This noble family, the eldest branch of the numerous house of PLUNKETT, claims a common ancestor with the Earls of Fingall and the Barons Dunsany; namely, John Plunkett, who was seated, about the close of the 11th century, at Beaulieu, County Louth.
From this gentleman descended two brothers, John and Richard Plunkett; the younger of whom was the progenitor of the Earls of Fingall and the Barons Dunsany; and the elder, the ancestor of
He married Catherine, daughter of Thomas Nangle, 15th Baron of Navan, and dying in 1508, was succeeded by his eldest son,
OLIVER PLUNKETT, of Kilfarnon, who was elevated to the peerage, in 1541, as BARON LOUTH (second creation).
His lordship wedded firstly, Catherine, daughter and heir of John Rochfort, of Carrick, County Kildare, by whom he had six sons and four daughters; and secondly, Maud, daughter and co-heir of Walter Bath, of Rathfeigh, by whom he had two sons and two daughters.
This nobleman having, with the Plunketts of Ardee, brought six archers on horseback to the general hosting, at the hill of Tara in 1593, was appointed to have the leading of County Louth. He married firstly, Frances, daughter of Sir Nicholas Bagenall, Knight Marshal of Ireland, by whom he had five sons and three daughters; and secondly, Genet Dowdall, by whom he had no issue.He died in 1607, and was succeeded by his eldest son,
His lordship died in 1629, and was succeeded by his eldest son,
This nobleman joined the Royalists in 1639, and was at the siege of Drogheda; and at a general meeting of the principal Roman Catholic gentry of County Louth, held at the hill of Tallaghosker.
He was appointed colonel-general of all the forces to be raised in that county; and in the event of his lordship's declining the same, then Sir Christopher Bellew; and upon his refusal, then Sir Christopher Barnewall, of Rathasker.
This latter gentleman accepted the said post of colonel-general, for which he was imprisoned, in 1642, at Dublin Castle, and persecuted by the usurper Cromwell's parliament.
This nobleman, like his father, suffered by his adhesion to royalty, having attached himself to the fortunes of JAMES II.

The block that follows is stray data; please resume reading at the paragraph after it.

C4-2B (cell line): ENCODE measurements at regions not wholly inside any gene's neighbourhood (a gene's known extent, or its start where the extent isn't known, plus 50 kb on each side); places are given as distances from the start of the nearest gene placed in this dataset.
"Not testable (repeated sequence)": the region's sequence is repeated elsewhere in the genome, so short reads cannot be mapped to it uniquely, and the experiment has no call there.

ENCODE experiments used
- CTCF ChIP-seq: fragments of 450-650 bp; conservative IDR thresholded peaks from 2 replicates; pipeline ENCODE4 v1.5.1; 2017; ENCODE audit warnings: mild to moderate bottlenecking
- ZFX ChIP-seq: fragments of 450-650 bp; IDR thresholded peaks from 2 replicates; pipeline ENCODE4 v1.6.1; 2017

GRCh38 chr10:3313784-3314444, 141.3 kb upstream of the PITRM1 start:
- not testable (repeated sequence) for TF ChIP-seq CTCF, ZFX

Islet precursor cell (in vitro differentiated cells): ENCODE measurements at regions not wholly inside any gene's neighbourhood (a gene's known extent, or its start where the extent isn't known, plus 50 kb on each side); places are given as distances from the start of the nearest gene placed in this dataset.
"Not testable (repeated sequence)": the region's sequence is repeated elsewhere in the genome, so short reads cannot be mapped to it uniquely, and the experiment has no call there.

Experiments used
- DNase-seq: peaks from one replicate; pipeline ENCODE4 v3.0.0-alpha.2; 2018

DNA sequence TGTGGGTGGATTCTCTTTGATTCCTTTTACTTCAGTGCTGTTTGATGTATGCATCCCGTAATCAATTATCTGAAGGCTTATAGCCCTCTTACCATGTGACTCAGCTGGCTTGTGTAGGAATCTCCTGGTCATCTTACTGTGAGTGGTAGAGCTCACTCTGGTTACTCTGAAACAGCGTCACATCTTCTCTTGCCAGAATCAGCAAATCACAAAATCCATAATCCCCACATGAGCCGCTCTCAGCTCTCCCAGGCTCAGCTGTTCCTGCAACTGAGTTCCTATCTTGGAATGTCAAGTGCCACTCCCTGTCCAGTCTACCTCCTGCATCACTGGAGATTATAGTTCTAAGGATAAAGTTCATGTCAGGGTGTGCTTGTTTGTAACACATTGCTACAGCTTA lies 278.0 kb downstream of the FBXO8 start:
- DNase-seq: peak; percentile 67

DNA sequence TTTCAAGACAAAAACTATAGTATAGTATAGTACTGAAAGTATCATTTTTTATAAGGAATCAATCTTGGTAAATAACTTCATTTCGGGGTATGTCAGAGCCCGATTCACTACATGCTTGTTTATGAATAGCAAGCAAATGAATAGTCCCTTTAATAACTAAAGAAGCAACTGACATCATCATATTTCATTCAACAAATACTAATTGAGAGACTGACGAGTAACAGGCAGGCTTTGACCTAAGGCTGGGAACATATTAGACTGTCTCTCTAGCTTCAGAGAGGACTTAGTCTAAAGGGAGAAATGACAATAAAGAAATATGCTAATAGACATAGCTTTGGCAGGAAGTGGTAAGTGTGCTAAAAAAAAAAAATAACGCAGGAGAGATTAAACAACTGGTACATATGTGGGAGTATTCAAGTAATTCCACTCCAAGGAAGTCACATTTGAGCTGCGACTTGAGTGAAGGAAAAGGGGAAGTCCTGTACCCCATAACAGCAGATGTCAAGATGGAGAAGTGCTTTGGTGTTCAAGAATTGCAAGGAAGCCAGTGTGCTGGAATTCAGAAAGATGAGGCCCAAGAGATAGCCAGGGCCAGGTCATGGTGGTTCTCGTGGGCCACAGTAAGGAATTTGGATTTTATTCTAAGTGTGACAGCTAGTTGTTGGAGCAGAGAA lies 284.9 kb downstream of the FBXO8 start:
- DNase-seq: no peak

His lordship died in 1639, and was succeeded by his eldest son,
This nobleman, upon taking his seat in parliament, was informed by the Chancellor that his grandfather, Oliver, 6th Baron, had been outlawed in 1641; and not being able to establish the reversal of the same, the dignity remained, for the two subsequent generations, unacknowledged in law.
THOMAS, his successor;His lordship died in 1763, and was succeeded by his son and heir,
THOMAS OLIVER (1757-1823), 11th Baron, who had the outlawry of his great-grandfather annulled, and was restored to his rank in the peerage in 1798.
THOMAS, his successor;His lordship was succeeded by his eldest son,
THOMAS OLIVER (1809-49), 12th Baron, who espoused, in 1830, Anna Maria, daughter of Philip Roche, of Donore, County Kildare, by Anna Maria, his wife, youngest daughter of Randall, Lord Dunsany, and by her had issue,
RANDAL PERCY OTWAY, 13th Baron (1832-83) an officer in the 79th Highlanders.
The 14th Baron, though not prominent in politics, did take part in public life: He was a member of the Irish Reform Association, and took part in the campaign for a Catholic University. In politics he was a Unionist. His papers show that he was an active sportsman and also travelled widely.
He sold most of the estate soon after the 1903 Wyndham Land Act. He died in 1941, and was succeeded by his only surviving son Otway, briefly 15th Baron, before his death in 1950.
The 16th Baron died at Jersey, Channel Islands, on the 6th January, 2013, aged 83.
The title now devolves upon his lordship's eldest son, the Hon Jonathan Oliver Plunkett, born in 1952.
LOUTH HALL, near Ardee, County Louth, is a three-storey Georgian house, built ca 1760, now in ruins.
There is a shallow, projecting, curved bow to the east of south elevation of ca 1805; and a tower-house to west of ca 1350.
The roof is not visible, hidden behind a crenellated parapet.
The Plunkett family crest is above the pediment.
Louth Hall is situated within what is now a field, with ranges of random rubble stone outbuildings of ca 1805, arranged around three yards; remains of walled garden to west; artificial lake to south, dovecote to south-west.
Entrance gates to north-east on roadside comprising tooled limestone squared piers, cast-iron gates, flanked by pedestrian gates and curving quadrant plinth surmounted by cast-iron railings.
This house was the home of the Plunkett family from the later medieval until the early-20th century.
The continuity of occupation is reflected in the architectural changes, the migration from tower house to Georgian mansion.
A fire in 2000 destroyed delicate early 19th century interior plasterwork.
The archaeological, architectural and historical associations of this building are as immense as the structure itself.
First published in March, 2013. Louth arms courtesy of European Heraldry.